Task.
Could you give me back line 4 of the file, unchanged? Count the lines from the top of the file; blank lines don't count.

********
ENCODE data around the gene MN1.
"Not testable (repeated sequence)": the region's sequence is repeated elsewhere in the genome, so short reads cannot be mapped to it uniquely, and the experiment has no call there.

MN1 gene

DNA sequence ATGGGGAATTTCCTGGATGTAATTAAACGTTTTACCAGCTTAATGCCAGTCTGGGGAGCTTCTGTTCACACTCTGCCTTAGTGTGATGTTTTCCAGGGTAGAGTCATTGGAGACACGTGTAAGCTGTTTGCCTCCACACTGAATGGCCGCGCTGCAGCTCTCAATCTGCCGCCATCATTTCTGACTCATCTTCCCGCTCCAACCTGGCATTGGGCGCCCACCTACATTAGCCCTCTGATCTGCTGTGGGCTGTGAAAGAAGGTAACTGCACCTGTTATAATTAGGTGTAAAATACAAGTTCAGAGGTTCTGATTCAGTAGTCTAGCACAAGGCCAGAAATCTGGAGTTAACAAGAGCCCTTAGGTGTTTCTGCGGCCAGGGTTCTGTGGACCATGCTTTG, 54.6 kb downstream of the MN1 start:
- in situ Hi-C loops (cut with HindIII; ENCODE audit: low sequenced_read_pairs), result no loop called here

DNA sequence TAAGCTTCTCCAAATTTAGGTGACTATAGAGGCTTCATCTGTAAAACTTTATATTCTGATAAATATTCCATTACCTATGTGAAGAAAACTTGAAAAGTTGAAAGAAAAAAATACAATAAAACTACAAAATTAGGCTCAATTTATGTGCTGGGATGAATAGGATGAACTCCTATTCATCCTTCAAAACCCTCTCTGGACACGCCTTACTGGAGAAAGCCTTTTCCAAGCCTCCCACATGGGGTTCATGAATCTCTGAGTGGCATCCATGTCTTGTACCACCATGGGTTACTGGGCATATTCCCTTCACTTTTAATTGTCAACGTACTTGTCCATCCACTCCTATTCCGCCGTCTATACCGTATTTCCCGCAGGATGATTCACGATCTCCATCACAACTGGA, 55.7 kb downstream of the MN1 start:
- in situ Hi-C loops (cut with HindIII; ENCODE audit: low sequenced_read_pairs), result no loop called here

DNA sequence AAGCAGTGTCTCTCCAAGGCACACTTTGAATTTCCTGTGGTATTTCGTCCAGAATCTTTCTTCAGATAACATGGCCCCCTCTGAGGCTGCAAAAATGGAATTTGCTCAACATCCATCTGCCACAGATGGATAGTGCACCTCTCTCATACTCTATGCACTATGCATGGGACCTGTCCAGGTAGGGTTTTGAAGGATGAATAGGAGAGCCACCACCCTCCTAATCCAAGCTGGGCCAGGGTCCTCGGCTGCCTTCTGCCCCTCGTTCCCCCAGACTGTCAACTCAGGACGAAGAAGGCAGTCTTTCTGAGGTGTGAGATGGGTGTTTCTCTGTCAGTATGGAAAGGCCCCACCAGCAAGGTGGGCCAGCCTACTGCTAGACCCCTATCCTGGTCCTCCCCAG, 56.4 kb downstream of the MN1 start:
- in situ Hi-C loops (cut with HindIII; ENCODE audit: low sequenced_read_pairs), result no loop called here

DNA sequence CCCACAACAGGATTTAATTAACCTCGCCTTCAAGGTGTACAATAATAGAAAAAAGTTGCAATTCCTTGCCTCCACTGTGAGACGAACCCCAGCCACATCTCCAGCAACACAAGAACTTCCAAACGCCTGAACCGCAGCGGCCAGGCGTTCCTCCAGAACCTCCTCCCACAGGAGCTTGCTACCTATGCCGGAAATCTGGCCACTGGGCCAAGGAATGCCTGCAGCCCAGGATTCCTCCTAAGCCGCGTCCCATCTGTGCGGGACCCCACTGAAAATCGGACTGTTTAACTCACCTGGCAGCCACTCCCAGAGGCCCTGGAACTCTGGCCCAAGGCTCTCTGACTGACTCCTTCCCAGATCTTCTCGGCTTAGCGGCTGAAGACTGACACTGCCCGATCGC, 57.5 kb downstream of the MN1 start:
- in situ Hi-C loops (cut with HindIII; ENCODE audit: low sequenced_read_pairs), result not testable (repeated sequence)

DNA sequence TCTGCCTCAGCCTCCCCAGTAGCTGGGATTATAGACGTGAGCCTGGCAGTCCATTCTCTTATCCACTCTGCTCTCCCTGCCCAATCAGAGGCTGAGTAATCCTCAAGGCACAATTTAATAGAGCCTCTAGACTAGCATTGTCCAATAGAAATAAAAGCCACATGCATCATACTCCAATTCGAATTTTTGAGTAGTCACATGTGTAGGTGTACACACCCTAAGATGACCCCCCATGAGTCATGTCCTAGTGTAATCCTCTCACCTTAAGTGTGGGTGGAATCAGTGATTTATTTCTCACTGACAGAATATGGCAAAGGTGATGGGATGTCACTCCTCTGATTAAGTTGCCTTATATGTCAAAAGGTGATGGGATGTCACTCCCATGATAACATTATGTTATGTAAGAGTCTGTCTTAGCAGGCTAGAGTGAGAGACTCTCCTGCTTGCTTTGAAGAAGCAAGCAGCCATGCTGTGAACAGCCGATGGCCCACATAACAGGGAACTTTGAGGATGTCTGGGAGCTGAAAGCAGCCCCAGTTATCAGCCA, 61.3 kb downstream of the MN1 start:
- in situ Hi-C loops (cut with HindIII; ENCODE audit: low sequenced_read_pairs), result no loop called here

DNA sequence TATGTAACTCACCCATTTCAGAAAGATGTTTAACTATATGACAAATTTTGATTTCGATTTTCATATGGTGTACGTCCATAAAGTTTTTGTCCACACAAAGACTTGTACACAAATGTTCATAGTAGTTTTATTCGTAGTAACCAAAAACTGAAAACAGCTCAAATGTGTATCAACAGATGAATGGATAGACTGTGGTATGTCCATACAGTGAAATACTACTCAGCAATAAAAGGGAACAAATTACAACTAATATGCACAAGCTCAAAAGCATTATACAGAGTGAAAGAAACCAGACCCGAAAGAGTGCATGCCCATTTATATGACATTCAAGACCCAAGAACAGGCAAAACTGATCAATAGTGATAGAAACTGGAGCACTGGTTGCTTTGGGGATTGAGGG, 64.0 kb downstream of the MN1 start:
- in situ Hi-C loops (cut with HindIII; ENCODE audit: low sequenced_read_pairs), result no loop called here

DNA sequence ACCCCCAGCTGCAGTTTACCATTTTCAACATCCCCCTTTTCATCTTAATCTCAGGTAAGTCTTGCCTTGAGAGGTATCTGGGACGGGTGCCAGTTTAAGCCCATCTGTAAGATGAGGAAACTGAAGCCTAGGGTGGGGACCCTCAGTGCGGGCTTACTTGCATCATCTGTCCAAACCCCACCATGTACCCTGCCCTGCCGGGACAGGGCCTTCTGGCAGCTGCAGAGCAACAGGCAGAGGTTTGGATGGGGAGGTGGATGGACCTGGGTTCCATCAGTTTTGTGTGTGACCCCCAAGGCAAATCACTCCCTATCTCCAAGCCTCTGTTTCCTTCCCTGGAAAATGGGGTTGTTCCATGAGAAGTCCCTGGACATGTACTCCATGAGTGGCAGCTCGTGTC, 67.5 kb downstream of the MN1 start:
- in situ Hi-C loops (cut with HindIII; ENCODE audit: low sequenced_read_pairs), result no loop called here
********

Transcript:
DNA sequence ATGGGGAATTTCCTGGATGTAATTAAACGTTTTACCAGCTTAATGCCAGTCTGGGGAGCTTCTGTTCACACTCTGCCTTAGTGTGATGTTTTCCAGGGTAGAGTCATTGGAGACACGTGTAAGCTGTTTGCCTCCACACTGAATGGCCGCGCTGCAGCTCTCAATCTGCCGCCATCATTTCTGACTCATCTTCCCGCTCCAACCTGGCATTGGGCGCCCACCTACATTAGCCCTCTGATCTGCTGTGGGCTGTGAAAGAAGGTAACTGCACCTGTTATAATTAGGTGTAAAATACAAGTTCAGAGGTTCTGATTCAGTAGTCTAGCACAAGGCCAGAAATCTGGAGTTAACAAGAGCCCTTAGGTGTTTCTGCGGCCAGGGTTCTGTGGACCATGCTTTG, 54.6 kb downstream of the MN1 start: